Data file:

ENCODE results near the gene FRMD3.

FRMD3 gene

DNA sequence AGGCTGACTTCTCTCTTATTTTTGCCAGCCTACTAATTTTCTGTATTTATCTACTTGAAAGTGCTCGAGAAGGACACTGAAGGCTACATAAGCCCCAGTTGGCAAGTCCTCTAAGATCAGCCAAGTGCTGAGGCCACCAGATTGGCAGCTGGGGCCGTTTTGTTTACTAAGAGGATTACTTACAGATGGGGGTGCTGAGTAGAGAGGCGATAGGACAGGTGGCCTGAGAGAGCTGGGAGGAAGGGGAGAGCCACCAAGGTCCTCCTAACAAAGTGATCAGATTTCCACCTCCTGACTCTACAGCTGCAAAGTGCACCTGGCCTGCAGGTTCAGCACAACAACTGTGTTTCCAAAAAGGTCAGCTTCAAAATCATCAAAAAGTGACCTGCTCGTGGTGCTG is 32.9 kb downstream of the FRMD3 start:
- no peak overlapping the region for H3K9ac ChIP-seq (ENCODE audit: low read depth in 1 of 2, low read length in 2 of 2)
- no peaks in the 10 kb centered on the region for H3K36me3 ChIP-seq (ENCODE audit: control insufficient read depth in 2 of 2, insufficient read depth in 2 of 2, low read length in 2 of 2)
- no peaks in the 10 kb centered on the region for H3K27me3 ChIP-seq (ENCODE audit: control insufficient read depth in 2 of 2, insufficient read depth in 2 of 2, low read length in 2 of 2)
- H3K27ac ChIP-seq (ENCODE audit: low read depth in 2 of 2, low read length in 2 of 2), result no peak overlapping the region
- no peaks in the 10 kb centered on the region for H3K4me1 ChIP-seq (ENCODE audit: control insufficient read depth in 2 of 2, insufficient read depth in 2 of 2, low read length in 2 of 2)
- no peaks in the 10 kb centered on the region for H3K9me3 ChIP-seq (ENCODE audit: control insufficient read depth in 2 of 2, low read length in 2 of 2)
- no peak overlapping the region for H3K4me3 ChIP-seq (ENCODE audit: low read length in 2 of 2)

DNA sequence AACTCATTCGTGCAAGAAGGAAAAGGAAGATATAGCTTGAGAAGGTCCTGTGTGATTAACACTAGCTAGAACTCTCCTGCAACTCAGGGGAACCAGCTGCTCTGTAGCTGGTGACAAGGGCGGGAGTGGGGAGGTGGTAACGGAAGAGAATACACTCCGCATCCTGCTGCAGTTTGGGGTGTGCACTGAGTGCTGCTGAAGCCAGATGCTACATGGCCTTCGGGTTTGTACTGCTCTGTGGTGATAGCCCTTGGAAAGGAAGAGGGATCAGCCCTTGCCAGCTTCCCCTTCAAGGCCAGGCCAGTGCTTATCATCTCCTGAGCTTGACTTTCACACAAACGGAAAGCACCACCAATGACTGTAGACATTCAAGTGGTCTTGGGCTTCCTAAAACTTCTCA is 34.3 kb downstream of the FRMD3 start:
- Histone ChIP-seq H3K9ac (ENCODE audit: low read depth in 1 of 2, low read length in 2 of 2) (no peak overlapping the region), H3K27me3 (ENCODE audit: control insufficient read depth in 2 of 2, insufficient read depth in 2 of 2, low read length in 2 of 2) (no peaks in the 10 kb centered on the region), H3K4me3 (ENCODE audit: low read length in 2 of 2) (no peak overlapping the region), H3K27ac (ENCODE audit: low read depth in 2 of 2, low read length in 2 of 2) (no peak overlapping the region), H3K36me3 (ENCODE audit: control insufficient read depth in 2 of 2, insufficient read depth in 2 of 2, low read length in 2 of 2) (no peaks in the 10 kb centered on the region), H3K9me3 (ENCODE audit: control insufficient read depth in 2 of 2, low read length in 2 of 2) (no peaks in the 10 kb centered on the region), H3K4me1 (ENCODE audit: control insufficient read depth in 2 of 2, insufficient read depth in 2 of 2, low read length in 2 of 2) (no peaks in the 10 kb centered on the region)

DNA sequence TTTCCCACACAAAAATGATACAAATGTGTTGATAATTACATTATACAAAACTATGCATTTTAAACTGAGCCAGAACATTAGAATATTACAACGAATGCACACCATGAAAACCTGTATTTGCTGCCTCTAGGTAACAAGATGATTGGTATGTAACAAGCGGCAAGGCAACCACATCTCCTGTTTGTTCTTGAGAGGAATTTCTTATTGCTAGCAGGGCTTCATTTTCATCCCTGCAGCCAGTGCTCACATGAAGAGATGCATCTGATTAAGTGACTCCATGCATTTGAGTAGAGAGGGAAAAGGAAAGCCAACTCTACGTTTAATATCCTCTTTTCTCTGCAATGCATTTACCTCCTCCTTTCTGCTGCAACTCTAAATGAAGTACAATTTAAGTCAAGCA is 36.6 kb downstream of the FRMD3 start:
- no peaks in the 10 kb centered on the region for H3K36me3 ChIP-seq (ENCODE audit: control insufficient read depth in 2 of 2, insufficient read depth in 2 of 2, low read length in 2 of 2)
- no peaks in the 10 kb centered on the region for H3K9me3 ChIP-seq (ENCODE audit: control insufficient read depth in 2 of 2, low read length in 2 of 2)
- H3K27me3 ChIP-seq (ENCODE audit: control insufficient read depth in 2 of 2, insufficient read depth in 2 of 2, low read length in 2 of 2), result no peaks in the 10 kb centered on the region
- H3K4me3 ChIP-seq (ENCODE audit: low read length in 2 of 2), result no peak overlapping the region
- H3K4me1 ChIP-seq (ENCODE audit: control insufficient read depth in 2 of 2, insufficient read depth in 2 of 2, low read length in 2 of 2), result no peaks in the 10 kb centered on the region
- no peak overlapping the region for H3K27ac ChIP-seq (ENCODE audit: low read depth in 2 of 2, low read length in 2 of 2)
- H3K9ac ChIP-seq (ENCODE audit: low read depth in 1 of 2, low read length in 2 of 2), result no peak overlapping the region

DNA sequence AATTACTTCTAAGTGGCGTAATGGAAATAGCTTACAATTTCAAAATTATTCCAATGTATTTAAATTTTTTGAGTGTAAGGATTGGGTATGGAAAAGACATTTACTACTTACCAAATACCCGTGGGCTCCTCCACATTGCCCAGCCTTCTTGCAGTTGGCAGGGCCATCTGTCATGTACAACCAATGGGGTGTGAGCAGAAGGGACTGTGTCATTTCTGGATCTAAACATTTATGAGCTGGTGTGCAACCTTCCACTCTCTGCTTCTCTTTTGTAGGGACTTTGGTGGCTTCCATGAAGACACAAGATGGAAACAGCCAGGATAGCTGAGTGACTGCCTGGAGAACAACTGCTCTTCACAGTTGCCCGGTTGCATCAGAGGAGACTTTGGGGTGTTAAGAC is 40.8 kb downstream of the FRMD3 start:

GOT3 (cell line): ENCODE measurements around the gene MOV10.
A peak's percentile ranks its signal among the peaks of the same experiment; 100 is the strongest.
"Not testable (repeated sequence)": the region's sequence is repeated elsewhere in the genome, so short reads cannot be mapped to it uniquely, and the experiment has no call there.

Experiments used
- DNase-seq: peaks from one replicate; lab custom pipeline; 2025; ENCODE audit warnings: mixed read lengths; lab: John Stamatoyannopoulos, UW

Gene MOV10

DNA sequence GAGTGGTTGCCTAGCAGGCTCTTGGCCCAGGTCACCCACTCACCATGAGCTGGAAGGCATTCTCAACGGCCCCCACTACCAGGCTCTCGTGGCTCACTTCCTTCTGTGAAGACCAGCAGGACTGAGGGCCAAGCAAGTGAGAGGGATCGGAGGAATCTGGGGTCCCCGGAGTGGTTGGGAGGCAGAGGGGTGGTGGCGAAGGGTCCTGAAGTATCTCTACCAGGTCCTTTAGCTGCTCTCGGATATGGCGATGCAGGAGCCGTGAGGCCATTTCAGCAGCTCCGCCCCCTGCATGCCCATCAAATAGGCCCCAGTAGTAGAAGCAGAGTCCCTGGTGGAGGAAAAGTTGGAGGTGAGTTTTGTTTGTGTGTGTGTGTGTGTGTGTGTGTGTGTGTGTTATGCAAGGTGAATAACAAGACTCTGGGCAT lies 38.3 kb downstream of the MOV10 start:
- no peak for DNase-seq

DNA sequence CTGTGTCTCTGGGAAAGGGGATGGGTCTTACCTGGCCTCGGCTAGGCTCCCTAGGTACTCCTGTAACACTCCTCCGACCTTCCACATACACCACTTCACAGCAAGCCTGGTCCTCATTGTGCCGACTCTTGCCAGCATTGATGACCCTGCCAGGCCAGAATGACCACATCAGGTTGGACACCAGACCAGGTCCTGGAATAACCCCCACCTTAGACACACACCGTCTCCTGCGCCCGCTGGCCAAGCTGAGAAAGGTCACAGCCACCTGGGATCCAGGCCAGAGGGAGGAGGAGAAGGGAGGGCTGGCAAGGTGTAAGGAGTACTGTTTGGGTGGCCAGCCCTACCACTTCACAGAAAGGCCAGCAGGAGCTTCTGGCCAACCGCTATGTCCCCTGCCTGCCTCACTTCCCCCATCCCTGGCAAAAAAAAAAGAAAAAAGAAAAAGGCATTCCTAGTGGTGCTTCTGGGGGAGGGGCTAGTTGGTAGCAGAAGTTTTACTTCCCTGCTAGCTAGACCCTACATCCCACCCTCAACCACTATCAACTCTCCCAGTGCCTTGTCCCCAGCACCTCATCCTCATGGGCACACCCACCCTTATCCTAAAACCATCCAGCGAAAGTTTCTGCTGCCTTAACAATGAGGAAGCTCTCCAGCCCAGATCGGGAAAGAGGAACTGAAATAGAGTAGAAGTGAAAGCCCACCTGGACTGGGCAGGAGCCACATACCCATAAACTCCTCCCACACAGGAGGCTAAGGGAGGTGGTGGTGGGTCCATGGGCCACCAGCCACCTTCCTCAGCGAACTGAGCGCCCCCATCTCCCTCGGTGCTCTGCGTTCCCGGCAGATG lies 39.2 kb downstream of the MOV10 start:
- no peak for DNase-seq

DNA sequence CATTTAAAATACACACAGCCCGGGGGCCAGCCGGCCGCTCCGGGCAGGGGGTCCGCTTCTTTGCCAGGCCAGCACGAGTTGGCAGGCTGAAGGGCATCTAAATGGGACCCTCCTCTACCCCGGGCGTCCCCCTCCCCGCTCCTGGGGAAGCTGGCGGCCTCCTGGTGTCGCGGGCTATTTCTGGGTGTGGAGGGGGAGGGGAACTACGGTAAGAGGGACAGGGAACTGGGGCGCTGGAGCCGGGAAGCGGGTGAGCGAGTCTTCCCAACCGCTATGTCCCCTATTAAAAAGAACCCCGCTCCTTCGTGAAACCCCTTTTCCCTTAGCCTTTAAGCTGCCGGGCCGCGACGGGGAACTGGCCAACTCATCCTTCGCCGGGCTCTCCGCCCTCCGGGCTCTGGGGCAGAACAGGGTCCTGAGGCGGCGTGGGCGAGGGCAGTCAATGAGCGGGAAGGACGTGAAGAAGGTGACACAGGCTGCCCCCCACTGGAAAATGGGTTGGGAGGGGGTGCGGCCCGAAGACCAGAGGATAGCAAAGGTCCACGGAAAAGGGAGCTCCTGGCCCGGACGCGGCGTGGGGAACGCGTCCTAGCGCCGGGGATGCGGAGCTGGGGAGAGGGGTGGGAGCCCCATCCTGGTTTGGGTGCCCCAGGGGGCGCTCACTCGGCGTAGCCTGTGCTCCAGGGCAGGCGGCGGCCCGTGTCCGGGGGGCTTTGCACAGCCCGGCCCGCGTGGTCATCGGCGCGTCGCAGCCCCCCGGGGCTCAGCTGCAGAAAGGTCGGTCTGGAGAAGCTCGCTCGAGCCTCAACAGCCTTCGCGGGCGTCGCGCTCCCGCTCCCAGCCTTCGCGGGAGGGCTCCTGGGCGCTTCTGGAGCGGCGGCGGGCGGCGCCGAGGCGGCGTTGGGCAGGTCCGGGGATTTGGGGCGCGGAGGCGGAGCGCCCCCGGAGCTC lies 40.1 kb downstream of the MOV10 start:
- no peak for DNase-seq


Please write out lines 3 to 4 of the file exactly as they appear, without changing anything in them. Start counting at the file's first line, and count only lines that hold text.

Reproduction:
DNA sequence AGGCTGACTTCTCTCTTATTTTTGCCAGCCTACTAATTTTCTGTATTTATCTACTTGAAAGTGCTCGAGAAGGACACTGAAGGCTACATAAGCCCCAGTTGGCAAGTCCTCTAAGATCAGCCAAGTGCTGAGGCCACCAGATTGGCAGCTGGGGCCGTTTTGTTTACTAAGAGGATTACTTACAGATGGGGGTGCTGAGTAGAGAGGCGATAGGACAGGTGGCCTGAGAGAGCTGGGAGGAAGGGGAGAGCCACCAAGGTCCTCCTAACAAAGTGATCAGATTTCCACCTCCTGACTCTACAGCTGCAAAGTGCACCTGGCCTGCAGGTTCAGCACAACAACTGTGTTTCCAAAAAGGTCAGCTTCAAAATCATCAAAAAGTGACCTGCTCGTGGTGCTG is 32.9 kb downstream of the FRMD3 start:
- no peak overlapping the region for H3K9ac ChIP-seq (ENCODE audit: low read depth in 1 of 2, low read length in 2 of 2)